Argyll’s rubbish could be sent out of area

Want to read more?

We value our content and access to our full site is only available with a  subscription. Your subscription entitles you to 7-day-a-week access to our website, plus a full digital copy of that week’s paper to read on your pc/mac or mobile device.  In addition, your subscription includes access to digital archive copies from 2006 onwards.

Just want to read one issue? No problem you can subscribe for just one week (or longer if you wish).

Already a subscriber?


Problems logging in and require
technical support? Click here
Subscribe Now

Rubbish could be sent outside Argyll and Bute for disposal when the Scottish Government landfill ban is imposed, a council official has admitted.

But it was added that the possibility of doing so was ‘hardly at the top’ of the priority list for the authority as it bids to reach net zero carbon emissions.

Peter Leckie, project manager for the council’s waste strategy review, addressed the concerns of councillors at a virtual meeting of its policy and resources committee on Thursday December 9.

The council currently sends waste from Helensburgh and Lomond to landfill in Alexandria, in West Dunbartonshire. The landfill ban is due to come in during 2025, having been pushed back from 2021.

Mid Argyll Independent Councillor Douglas Philand asked Mr Leckie about the transportation of waste when the ban starts.

Mr Leckie replied: ‘With the landfill ban coming in 2025, authorities have to move to a system of energy from waste.

‘We don’t have the facilities in Argyll and Bute and lack the tonnage required to operate an energy-from-waste system economically. So the only option is for us to send it to energy from waste plants in the central belt, which will have a huge impact.’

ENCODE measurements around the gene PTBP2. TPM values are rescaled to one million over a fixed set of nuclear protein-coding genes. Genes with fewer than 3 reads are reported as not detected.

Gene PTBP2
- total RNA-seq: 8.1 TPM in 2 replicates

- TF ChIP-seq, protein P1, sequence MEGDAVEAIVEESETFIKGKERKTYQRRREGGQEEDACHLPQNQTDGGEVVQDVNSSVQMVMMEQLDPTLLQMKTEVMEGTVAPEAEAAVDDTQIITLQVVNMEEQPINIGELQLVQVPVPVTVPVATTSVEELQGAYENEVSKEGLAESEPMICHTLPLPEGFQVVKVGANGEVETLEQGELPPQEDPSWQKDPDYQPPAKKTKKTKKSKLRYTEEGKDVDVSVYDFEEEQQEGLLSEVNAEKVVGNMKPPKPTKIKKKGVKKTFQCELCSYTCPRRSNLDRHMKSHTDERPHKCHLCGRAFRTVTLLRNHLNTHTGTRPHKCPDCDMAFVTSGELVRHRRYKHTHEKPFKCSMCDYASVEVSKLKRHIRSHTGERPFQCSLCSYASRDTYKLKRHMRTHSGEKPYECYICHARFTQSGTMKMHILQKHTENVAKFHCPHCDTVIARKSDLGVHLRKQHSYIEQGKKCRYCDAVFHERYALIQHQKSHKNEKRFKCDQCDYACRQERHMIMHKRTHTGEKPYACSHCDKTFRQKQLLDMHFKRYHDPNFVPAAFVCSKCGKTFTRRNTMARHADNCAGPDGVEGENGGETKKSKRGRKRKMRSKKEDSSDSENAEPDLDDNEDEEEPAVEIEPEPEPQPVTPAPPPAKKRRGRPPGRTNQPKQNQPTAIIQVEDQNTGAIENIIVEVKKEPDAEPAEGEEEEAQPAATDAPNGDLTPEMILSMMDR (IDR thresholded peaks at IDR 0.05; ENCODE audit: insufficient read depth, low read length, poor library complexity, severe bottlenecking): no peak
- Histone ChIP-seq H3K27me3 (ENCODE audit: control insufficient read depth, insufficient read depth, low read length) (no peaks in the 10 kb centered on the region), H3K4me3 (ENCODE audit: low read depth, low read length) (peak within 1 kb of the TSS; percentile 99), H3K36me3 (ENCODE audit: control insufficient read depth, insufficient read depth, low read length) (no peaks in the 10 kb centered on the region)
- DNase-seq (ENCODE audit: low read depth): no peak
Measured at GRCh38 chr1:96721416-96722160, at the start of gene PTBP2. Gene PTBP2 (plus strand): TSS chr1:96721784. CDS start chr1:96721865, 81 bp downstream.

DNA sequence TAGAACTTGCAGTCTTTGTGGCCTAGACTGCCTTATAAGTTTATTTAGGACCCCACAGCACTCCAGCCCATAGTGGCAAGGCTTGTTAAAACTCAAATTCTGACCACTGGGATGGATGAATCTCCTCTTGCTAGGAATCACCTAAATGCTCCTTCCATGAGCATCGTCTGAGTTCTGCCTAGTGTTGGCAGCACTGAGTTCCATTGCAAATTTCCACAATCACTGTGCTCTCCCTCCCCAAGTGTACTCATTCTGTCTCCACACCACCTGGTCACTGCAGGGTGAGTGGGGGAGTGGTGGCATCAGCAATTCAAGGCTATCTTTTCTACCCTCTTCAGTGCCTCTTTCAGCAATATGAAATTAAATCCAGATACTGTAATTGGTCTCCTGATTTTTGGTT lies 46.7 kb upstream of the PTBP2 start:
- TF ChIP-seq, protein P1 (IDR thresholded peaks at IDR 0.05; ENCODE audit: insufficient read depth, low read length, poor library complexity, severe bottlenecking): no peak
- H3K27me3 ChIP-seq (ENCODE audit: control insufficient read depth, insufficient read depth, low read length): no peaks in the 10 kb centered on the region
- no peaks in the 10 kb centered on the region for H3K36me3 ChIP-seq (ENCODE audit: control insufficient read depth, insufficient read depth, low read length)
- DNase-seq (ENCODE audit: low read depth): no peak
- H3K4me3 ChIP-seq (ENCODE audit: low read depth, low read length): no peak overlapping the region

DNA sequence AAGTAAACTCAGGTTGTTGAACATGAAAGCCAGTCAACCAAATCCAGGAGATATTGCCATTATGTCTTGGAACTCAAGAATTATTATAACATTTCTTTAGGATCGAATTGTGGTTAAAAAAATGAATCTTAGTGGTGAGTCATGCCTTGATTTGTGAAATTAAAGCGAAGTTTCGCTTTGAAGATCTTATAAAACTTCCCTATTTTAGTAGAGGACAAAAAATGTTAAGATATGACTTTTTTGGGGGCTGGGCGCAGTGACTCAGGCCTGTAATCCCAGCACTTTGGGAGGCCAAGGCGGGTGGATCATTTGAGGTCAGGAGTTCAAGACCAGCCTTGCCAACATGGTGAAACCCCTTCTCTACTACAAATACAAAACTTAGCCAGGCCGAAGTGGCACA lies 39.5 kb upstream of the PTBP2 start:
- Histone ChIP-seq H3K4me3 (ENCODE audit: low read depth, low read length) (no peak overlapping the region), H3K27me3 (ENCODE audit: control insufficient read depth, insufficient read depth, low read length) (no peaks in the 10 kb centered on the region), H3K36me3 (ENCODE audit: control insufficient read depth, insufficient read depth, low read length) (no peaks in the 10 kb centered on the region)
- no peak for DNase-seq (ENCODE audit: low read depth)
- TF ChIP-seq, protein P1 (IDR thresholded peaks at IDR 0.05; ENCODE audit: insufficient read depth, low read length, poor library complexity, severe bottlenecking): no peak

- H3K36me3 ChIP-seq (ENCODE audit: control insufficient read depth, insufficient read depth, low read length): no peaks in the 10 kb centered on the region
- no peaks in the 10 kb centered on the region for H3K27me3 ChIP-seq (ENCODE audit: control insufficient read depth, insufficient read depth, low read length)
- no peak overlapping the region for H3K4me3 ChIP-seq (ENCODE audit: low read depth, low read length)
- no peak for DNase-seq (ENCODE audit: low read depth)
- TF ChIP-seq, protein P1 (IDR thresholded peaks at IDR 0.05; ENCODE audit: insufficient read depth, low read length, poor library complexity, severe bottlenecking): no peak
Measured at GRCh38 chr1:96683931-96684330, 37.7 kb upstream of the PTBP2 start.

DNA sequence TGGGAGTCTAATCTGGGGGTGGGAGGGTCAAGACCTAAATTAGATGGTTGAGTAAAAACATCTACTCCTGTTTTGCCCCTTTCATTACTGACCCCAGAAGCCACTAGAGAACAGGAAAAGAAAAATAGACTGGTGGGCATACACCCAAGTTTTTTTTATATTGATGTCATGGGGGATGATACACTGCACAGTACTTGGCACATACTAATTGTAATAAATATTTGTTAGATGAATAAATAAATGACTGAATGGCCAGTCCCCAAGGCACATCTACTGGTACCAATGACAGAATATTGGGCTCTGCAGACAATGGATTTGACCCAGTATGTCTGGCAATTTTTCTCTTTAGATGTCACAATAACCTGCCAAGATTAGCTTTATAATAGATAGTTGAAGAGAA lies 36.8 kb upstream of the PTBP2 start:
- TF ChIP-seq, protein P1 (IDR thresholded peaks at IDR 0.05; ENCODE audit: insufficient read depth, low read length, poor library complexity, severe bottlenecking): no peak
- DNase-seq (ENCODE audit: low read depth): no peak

He added: ‘We are in discussions with the Scottish Government and looking for ways forward. We are asking for support with this transition.’

Councillor Philand then said: ‘I am thinking of lorries going into the central belt, and the carbon emissions for them. How are you going to offset that?’

Mr Leckie replied: ‘There are actions we can take, such as shredding materials, so we are looking to mitigate as many trips as possible – not only for CO2 purposes, but for overall costs.’

Kintyre and the Islands Independent Councillor Alastair Redman also voiced concerns at transporting waste out of the area and the country.

Mr Leckie said: ‘We are having to work with the facilities that we have in place. We have an area where we are in charge of our own waste and have facilities in the area.

‘In Helensburgh and Lomond we send waste to landfill in other areas. It is currently done in Alexandria.

‘When the landfill ban is enforced in 2025, we don’t have any energy-from-waste facilities in Argyll and Bute, or in immediate proximity except in the central belt.

‘So we will have to send waste to those facilities, because we lack the sufficient tonnage to maintain such a facility within Argyll and Bute. That is the position as it currently stands.’

The Scottish Government is about to embark on a review of energy from waste in Scotland.

Mr Leckie told the meeting: ‘The Scottish Government is on record as saying that it does not want waste going outside of our borders, or to energy from waste abroad.

‘But if there is insufficient national capacity we will have to look at options outside the immediate area. I would not say that is top of the list of things we are considering.’

Council services will also be encouraged to reduce their use of single-use plastic (SUP) products as confirmed by the same Policy and Resources Committee last week.

This policy is being put in place ahead of upcoming Scottish government legislation which will ban the supply and manufacture of certain types of plastic products in June 2022.

Leader Councillor Robin Currie said: ‘Changing our policy on SUP is yet another step we take at preventing waste.

‘We are now asking services to think long and hard about what they are buying and what other options are out there to replace SUP.

‘Preventing waste is better for the planet and saves public money. We can, and must, do it at home and in businesses.’